On May 2, 2007, at 5:39 PM, Alvaro Herrera wrote:
The recently discovered autovacuum bug made me notice something that is
possibly critical.  The current autovacuum code makes an effort not to
leave workers in a "starting" state for too long, lest there be failure
to timely tend all databases needing vacuum.

This is how the launching of workers works:
1) the launcher puts a pointer to a WorkerInfo entry in shared memory,
   called "the starting worker" pointer
2) the launcher sends a signal to the postmaster
3) the postmaster forks a worker
4) the new worker checks the starting worker pointer
5) the new worker resets the starting worker pointer
6) the new worker connects to the given database and vacuums it

The problem is this: I originally added some code in the autovacuum
launcher to check that a worker does not take "too long" to start. This is autovacuum_naptime seconds. If this happens, the launcher resets the starting worker pointer, which means that the newly starting worker will
not see anything that needs to be done and exit quickly.

The problem with this is that on a high load machine, for example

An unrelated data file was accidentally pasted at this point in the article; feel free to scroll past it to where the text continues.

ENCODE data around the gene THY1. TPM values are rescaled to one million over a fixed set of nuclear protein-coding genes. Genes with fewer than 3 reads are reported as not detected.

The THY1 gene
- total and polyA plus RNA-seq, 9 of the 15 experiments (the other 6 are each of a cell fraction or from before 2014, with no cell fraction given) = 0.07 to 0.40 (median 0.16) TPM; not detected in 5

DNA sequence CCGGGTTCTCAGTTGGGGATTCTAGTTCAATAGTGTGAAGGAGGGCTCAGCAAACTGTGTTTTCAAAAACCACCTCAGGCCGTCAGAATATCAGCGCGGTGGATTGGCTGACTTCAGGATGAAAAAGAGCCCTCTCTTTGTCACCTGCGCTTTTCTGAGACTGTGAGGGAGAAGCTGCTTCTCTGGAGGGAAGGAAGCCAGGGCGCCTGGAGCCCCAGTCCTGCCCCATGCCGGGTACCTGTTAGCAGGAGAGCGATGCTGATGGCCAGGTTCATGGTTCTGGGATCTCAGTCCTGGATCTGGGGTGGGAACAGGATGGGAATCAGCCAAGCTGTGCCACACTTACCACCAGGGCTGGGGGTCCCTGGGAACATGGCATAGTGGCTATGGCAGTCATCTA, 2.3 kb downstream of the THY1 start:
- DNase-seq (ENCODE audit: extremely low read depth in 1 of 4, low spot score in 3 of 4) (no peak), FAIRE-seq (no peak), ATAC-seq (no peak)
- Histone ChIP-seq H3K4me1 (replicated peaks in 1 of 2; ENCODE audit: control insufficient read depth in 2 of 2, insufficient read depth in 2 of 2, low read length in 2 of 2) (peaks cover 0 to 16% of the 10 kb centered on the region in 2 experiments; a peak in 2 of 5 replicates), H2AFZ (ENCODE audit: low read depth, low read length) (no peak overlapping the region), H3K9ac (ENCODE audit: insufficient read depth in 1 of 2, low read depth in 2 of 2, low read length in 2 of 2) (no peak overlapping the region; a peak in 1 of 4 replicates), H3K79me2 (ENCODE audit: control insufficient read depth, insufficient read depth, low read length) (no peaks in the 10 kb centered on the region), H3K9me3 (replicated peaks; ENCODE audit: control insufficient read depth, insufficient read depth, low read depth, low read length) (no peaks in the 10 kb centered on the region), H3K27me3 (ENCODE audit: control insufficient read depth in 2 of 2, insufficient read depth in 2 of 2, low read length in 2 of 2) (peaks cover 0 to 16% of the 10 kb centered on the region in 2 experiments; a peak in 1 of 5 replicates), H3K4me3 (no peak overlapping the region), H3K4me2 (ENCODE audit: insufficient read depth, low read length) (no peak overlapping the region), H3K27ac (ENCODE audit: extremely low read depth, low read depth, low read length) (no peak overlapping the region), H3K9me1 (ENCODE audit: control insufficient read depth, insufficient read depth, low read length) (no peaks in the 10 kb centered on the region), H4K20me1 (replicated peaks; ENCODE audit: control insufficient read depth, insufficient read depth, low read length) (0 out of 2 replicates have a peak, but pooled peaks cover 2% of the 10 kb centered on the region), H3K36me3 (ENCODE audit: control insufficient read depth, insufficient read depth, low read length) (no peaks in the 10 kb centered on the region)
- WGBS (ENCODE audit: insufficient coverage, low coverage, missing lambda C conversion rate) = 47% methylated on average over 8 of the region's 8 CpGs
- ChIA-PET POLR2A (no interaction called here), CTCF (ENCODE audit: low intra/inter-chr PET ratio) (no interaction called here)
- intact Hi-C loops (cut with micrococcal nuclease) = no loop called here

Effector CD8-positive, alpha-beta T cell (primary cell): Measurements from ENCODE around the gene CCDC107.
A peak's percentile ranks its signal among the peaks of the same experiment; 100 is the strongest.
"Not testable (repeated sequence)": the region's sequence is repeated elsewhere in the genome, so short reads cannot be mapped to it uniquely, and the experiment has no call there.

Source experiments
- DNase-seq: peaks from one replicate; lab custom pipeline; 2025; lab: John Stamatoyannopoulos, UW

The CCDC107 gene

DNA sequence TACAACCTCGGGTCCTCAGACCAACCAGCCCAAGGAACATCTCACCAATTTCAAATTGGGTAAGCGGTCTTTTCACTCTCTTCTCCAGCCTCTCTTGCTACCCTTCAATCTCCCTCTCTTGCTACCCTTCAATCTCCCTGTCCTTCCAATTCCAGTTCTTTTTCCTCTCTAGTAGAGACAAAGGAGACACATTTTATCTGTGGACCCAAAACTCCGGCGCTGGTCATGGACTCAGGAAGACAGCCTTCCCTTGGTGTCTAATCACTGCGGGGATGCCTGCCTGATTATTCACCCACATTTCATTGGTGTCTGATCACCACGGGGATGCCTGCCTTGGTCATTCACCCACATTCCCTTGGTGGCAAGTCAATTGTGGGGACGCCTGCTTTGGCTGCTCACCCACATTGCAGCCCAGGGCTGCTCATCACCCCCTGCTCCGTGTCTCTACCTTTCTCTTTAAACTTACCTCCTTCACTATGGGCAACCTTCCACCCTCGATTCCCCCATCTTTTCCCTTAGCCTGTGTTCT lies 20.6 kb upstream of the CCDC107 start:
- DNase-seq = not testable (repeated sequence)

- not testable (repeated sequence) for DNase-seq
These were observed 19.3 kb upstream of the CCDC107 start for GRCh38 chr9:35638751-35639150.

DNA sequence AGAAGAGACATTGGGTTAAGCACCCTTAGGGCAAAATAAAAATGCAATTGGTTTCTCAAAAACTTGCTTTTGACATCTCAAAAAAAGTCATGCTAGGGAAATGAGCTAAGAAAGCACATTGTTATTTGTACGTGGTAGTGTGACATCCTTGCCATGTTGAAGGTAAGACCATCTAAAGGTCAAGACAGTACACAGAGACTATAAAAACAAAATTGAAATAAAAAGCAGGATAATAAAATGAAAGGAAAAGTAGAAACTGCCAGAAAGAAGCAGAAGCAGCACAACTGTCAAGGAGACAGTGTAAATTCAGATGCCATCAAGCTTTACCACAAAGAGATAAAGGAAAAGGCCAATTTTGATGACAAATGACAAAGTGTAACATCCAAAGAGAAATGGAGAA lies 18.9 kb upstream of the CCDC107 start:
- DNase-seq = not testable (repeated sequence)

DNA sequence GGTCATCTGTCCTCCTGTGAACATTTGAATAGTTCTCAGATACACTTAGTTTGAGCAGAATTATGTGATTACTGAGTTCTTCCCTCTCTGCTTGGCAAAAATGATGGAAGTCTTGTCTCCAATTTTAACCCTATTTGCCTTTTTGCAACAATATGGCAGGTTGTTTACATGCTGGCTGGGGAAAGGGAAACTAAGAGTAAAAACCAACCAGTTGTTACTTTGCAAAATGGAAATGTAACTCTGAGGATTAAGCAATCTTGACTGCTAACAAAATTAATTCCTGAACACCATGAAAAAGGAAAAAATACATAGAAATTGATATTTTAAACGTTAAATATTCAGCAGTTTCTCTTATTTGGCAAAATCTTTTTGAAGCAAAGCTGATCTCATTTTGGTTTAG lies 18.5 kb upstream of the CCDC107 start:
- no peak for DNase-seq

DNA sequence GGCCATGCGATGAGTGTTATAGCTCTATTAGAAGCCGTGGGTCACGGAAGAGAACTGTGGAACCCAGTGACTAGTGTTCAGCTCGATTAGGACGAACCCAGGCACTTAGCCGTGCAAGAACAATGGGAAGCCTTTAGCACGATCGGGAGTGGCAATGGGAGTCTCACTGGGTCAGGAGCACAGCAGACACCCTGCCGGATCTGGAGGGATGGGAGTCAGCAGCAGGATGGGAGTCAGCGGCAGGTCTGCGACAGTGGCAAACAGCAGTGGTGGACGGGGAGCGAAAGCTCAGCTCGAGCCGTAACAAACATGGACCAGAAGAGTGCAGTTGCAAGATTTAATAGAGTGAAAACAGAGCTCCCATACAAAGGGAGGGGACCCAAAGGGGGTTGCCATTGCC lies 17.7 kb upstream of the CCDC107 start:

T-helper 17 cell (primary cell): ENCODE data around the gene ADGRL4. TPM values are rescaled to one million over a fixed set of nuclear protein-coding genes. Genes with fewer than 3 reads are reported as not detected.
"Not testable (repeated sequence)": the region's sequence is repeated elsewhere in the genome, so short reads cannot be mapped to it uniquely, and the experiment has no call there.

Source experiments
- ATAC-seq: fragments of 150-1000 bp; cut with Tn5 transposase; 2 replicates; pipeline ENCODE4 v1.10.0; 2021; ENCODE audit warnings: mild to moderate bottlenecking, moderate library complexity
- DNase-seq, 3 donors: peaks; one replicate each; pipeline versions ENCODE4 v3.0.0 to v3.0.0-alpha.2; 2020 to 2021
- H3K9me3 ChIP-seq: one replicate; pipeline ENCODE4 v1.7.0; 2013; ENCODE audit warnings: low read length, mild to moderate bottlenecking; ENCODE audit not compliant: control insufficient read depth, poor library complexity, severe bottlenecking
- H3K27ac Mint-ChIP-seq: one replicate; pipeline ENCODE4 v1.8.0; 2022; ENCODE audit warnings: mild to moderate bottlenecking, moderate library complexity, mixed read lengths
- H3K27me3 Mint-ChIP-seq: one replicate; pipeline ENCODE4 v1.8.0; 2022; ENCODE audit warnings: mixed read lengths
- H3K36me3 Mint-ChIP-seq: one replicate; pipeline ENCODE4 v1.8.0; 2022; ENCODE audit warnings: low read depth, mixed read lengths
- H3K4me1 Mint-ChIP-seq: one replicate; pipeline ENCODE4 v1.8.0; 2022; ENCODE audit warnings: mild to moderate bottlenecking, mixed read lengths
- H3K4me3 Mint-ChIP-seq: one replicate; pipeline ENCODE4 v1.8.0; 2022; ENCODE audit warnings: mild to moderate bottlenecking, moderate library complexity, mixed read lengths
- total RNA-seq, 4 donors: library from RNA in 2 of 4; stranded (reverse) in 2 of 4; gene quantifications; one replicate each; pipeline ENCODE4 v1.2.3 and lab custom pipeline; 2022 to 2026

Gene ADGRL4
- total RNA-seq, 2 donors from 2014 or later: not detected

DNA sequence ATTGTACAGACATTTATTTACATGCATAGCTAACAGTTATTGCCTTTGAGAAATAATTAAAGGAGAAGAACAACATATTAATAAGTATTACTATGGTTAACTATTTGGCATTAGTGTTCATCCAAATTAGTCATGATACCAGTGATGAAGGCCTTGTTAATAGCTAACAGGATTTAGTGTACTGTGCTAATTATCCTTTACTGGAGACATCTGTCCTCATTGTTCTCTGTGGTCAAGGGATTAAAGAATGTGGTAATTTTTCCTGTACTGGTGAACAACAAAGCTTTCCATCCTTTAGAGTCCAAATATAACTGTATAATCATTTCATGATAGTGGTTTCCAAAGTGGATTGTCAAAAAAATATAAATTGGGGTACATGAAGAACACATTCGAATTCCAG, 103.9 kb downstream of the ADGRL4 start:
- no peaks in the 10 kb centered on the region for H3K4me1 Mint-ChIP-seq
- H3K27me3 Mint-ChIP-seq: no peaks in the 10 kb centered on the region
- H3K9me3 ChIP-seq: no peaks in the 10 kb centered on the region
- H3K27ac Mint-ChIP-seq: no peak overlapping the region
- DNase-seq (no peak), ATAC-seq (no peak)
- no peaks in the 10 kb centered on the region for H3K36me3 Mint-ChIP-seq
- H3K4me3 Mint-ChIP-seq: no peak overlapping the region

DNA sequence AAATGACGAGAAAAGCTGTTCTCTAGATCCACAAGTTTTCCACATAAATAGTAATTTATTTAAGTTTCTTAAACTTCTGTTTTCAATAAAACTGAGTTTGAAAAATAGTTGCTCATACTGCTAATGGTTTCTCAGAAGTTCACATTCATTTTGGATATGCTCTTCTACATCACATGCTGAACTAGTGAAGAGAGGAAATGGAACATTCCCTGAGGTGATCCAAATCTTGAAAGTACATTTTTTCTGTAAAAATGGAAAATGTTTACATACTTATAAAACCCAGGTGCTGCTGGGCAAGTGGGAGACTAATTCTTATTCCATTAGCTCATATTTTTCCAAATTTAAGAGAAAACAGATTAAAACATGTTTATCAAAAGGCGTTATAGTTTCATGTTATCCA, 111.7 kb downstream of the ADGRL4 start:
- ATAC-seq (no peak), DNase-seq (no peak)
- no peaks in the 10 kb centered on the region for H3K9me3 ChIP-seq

lionfish during buildfarm runs, this would cause autovacuum starvation
for the period in which the high load is sustained.  This could prove

The problem is that things like fork() failure cannot be communicated
back to the launcher.  So when the postmaster tries to start a process
and it fails for some reason (failure to fork, or out of memory) we need
a way to re-initiate the worker that failed.

The current code resets the starting worker pointer, and leave the slot
free for another worker, maybe in another database, to start.

I recently added code to resend the postmaster signal when the launcher
sees the starting worker pointer not invalid -- step 2 above.  I think
this is fine, but

1) we should remove the logic to remove the starting worker pointer. It
is not needed, because database-local failures will be handled by
subsequent checks

2) we should leave the logic to resend the postmaster, but we should
make an effort to avoid sending it too frequently


If I haven't stated the problem clearly please let me know and I'll try
to rephrase.

Isn't there some way to get the postmaster to signal the launcher? Perhaps stick an error code in shared memory and send it a signal?
Jim Nasby                                            [EMAIL PROTECTED]
EnterpriseDB      http://enterprisedb.com      512.569.9461 (cell)

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